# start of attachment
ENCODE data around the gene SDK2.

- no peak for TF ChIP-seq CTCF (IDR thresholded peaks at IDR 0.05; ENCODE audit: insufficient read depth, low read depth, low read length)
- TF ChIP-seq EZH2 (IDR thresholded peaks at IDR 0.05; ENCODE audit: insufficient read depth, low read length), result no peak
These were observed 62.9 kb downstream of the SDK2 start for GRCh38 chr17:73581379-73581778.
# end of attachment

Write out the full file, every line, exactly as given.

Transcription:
ENCODE data around the gene SDK2.

- no peak for TF ChIP-seq CTCF (IDR thresholded peaks at IDR 0.05; ENCODE audit: insufficient read depth, low read depth, low read length)
- TF ChIP-seq EZH2 (IDR thresholded peaks at IDR 0.05; ENCODE audit: insufficient read depth, low read length), result no peak
These were observed 62.9 kb downstream of the SDK2 start for GRCh38 chr17:73581379-73581778.